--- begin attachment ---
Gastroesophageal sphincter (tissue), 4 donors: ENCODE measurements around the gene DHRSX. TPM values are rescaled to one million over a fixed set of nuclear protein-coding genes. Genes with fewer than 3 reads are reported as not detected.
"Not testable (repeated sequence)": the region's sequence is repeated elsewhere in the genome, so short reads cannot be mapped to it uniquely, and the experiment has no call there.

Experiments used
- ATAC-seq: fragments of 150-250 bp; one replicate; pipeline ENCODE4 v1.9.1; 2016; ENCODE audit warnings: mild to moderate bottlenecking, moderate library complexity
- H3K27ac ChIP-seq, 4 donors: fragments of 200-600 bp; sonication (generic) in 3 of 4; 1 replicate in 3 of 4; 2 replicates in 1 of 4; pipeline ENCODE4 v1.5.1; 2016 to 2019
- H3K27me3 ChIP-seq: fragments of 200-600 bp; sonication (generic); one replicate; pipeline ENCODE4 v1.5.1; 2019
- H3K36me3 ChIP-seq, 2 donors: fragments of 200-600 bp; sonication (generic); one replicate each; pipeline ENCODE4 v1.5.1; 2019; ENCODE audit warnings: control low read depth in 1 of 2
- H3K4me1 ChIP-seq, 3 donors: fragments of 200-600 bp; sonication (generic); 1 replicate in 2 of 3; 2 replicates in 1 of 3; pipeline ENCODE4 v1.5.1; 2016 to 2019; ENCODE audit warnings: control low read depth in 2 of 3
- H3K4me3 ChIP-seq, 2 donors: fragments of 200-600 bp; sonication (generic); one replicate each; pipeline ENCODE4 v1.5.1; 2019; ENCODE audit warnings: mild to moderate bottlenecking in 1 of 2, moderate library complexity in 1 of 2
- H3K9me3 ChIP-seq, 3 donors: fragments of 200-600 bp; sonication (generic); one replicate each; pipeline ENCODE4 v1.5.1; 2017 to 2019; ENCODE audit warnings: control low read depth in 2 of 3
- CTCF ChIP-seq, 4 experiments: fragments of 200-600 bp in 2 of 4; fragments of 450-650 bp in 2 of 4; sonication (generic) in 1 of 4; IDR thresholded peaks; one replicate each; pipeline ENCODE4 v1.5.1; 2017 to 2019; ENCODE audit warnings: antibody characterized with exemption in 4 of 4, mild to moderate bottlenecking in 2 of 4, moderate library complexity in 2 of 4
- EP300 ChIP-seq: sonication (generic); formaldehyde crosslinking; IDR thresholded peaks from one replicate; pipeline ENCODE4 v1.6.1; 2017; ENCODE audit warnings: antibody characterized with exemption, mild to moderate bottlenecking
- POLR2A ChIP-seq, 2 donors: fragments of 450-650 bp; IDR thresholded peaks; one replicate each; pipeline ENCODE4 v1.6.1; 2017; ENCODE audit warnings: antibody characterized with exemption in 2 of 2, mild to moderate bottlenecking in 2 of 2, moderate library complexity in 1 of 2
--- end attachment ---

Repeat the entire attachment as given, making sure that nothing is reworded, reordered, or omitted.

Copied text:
Gastroesophageal sphincter (tissue), 4 donors: ENCODE measurements around the gene DHRSX. TPM values are rescaled to one million over a fixed set of nuclear protein-coding genes. Genes with fewer than 3 reads are reported as not detected.
"Not testable (repeated sequence)": the region's sequence is repeated elsewhere in the genome, so short reads cannot be mapped to it uniquely, and the experiment has no call there.

Experiments used
- ATAC-seq: fragments of 150-250 bp; one replicate; pipeline ENCODE4 v1.9.1; 2016; ENCODE audit warnings: mild to moderate bottlenecking, moderate library complexity
- H3K27ac ChIP-seq, 4 donors: fragments of 200-600 bp; sonication (generic) in 3 of 4; 1 replicate in 3 of 4; 2 replicates in 1 of 4; pipeline ENCODE4 v1.5.1; 2016 to 2019
- H3K27me3 ChIP-seq: fragments of 200-600 bp; sonication (generic); one replicate; pipeline ENCODE4 v1.5.1; 2019
- H3K36me3 ChIP-seq, 2 donors: fragments of 200-600 bp; sonication (generic); one replicate each; pipeline ENCODE4 v1.5.1; 2019; ENCODE audit warnings: control low read depth in 1 of 2
- H3K4me1 ChIP-seq, 3 donors: fragments of 200-600 bp; sonication (generic); 1 replicate in 2 of 3; 2 replicates in 1 of 3; pipeline ENCODE4 v1.5.1; 2016 to 2019; ENCODE audit warnings: control low read depth in 2 of 3
- H3K4me3 ChIP-seq, 2 donors: fragments of 200-600 bp; sonication (generic); one replicate each; pipeline ENCODE4 v1.5.1; 2019; ENCODE audit warnings: mild to moderate bottlenecking in 1 of 2, moderate library complexity in 1 of 2
- H3K9me3 ChIP-seq, 3 donors: fragments of 200-600 bp; sonication (generic); one replicate each; pipeline ENCODE4 v1.5.1; 2017 to 2019; ENCODE audit warnings: control low read depth in 2 of 3
- CTCF ChIP-seq, 4 experiments: fragments of 200-600 bp in 2 of 4; fragments of 450-650 bp in 2 of 4; sonication (generic) in 1 of 4; IDR thresholded peaks; one replicate each; pipeline ENCODE4 v1.5.1; 2017 to 2019; ENCODE audit warnings: antibody characterized with exemption in 4 of 4, mild to moderate bottlenecking in 2 of 4, moderate library complexity in 2 of 4
- EP300 ChIP-seq: sonication (generic); formaldehyde crosslinking; IDR thresholded peaks from one replicate; pipeline ENCODE4 v1.6.1; 2017; ENCODE audit warnings: antibody characterized with exemption, mild to moderate bottlenecking
- POLR2A ChIP-seq, 2 donors: fragments of 450-650 bp; IDR thresholded peaks; one replicate each; pipeline ENCODE4 v1.6.1; 2017; ENCODE audit warnings: antibody characterized with exemption in 2 of 2, mild to moderate bottlenecking in 2 of 2, moderate library complexity in 1 of 2